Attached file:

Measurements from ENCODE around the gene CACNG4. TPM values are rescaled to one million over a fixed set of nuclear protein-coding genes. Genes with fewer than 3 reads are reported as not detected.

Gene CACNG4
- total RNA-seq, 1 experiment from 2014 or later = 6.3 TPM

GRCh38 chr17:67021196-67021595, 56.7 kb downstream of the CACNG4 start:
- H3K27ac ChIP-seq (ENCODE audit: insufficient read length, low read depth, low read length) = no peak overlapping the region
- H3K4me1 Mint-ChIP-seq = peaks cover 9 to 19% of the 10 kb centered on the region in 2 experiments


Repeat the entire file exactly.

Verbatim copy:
Measurements from ENCODE around the gene CACNG4. TPM values are rescaled to one million over a fixed set of nuclear protein-coding genes. Genes with fewer than 3 reads are reported as not detected.

Gene CACNG4
- total RNA-seq, 1 experiment from 2014 or later = 6.3 TPM

GRCh38 chr17:67021196-67021595, 56.7 kb downstream of the CACNG4 start:
- H3K27ac ChIP-seq (ENCODE audit: insufficient read length, low read depth, low read length) = no peak overlapping the region
- H3K4me1 Mint-ChIP-seq = peaks cover 9 to 19% of the 10 kb centered on the region in 2 experiments